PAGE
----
This event has passed.
The Center for Long-Term Cybersecurity (CLTC) and Daylight Security Research Lab invite you to join us for the next event of our inaugural arts contest winners virtual showcase series. The third and final event, “SweetWire,” will feature Greg Niemeyer in discussion with Sydney Skybetter on Wednesday, September 16 from 11:45am to 12:45pm (PDT).
Greg Niemeyer is a professor for New Media in Art Practice at UC Berkeley and co-founder and director of the Center for New Media. Together with dancer Olivia Holston and composer Hallie Smith, Niemeyer created “SweetWire,” a music video project that translates the successful containment of a cybersecurity attack into music and choreographed motion. Structurally, the music video is a dialog between hacker and target.
The video unites three visual elements: a FFT (Fast Fourier Transform) spectrogram visualisation of the music, LIDAR scans of a dance performance, and LIDAR scans of a corporate building. “The LIDAR approach allows us to show the pointcloud of a body of a dancer moving through pointclouds of walls of the building effortlessly,” Niemeyer says.
“When points of the dancer collide with points of the building, the points behave like particles and scatter. The points of the dancer also behave like particles, when they encounter elemental forces, which disintegrate the body pointcloud. These forces, which are generated by a physics engine, represent the defensive resilience of the cybersecurity team, whose role it is to keep the corporation operational.”
The video is cut to the beat, showing different moments of penetration and repulsion, aggregation and disintegration. “Cybersecurity looks more like particle systems than like command prompts,” says Niemeyer. “It looks more like a network than a man under a hoodie with glowing green letters.”
Register to access footage from “SweetWire,” then join us on September 16 when we’ll convene a live discussion and Q&A led by Sydney Skybetter.
Greg Niemeyer is professor of New Media in Art Practice at UC Berkeley and co-founder and director of the Center for New Media. His work focuses on mediations between individuals, communities and environments. These mediations rely on data manifestations — materializations of abstract data in the way people can feel. Sea water levels can become compositions for Carillons. Climate data stored in the Vostok Ice Core can become an audio tour. The myriad ways in which nodes in networks can connect to define emergent ways of life can become a gallery exhibit or a multimedia concert. Niemeyer’s work includes collaborations across disciplines and media from gravure to VR, always with an eye for the poetic foundations and social implications of technical protocols.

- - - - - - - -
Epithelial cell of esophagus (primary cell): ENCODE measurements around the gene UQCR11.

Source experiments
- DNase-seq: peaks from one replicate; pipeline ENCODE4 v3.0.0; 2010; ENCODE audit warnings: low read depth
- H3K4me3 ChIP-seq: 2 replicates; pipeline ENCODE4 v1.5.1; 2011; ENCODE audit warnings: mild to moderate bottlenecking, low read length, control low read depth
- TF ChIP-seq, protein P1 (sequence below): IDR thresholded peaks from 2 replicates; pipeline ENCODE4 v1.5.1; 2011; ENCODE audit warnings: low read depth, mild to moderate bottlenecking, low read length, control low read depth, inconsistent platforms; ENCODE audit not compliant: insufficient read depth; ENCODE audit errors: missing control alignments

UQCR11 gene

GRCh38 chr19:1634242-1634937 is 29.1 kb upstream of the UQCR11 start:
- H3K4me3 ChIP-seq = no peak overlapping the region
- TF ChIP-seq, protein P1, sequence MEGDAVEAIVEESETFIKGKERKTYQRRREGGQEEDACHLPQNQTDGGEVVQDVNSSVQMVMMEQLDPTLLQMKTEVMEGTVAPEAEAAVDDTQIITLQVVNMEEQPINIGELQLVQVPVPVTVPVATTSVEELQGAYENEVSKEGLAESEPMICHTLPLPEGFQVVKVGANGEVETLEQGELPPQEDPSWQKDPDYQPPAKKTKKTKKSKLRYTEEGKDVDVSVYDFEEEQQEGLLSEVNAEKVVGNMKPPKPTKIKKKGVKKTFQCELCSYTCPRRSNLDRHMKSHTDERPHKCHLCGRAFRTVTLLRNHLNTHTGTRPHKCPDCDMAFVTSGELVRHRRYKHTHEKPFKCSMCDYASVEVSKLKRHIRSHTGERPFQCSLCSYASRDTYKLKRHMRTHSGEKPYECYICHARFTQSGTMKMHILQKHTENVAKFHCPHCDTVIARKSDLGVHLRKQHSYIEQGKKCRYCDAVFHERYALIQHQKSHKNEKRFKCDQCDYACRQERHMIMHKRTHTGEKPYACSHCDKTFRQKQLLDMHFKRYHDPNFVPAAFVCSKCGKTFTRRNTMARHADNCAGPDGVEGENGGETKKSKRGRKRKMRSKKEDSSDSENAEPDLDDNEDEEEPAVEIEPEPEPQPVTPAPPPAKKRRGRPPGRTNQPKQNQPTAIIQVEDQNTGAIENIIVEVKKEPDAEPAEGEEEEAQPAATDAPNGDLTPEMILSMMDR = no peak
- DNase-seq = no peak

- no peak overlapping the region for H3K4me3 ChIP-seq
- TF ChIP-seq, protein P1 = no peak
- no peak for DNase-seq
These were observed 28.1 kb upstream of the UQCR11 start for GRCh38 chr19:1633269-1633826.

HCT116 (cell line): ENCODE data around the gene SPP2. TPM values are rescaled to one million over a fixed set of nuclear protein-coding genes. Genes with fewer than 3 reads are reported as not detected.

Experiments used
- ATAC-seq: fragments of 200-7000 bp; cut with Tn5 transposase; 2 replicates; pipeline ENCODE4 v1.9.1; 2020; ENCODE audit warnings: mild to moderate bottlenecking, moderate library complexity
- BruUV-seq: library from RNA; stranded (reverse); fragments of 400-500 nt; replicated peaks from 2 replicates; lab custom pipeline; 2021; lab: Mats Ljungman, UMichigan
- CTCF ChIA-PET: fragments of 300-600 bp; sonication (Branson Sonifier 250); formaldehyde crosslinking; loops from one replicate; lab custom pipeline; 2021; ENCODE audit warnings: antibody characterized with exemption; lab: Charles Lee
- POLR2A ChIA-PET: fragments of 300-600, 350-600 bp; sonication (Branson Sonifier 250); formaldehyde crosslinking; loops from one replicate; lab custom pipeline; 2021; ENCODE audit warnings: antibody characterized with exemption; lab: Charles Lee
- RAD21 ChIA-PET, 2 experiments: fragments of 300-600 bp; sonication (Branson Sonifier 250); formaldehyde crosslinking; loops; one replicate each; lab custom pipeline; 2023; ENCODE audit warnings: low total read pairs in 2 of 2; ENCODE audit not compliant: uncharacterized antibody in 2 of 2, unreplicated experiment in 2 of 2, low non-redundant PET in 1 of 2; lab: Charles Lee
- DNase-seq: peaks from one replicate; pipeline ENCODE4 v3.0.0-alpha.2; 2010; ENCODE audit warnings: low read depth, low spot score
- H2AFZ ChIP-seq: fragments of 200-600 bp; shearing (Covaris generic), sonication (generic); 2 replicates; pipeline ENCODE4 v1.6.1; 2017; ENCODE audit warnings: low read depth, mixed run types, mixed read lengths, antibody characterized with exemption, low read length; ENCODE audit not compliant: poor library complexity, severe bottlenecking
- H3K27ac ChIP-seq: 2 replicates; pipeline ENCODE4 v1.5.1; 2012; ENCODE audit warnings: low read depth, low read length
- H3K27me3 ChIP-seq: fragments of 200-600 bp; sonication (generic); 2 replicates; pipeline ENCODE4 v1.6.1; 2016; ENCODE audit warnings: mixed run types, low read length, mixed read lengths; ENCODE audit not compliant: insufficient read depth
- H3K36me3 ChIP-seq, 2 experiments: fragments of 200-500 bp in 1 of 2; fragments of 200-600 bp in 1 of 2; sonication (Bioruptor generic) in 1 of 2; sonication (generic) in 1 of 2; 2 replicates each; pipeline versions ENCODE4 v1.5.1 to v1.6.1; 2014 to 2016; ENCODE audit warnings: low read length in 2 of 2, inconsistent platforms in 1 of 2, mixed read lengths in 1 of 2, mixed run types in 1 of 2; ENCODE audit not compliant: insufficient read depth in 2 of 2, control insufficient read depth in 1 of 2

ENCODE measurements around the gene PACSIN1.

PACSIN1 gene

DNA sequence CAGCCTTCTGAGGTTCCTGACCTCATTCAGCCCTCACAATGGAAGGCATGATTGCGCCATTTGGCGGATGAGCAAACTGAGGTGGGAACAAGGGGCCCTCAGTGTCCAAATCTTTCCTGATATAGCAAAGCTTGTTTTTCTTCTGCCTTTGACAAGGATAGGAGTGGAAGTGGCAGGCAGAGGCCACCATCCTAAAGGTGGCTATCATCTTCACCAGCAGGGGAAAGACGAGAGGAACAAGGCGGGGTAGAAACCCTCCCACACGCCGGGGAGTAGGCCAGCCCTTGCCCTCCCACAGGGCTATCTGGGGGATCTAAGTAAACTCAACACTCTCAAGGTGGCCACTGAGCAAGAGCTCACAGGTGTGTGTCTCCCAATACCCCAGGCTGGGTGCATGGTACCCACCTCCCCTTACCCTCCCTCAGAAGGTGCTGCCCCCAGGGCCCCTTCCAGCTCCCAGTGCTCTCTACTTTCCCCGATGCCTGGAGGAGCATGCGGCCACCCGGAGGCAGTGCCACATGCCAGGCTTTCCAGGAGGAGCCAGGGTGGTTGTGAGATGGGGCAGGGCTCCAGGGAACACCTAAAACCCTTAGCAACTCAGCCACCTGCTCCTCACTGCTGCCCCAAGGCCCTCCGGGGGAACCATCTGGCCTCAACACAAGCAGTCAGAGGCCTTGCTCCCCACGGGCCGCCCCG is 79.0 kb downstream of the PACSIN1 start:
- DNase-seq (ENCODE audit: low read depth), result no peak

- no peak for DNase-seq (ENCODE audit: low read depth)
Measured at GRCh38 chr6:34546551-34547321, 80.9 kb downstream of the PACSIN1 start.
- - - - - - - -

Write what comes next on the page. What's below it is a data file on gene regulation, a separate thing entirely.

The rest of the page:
Sydney Skybetter is an esteemed choreographer whose work has been performed at venues such as the John F. Kennedy Center for the Performing Arts, the Boston Center for the Arts, Jacob’s Pillow, and the Joyce Theater. He has consulted on issues of cultural change and technology for the National Ballet of Canada, the Jerome Robbins Foundation, Bloomberg Philanthropies, and New York University. A sought-after speaker, he lectures on everything from dance history to cultural futurism, most recently at Harvard University, South by Southwest Interactive, and TEDx. He is a public humanities fellow and lecturer at Brown University, where he researches the problematics of human computer interfaces and mixed reality systems. He is the founder of the Conference for Research on Choreographic Interfaces (CRCI), which convenes ethnographers, anthropologists, speculative designers, and performing artists to discuss the choreography of the Internet of Things.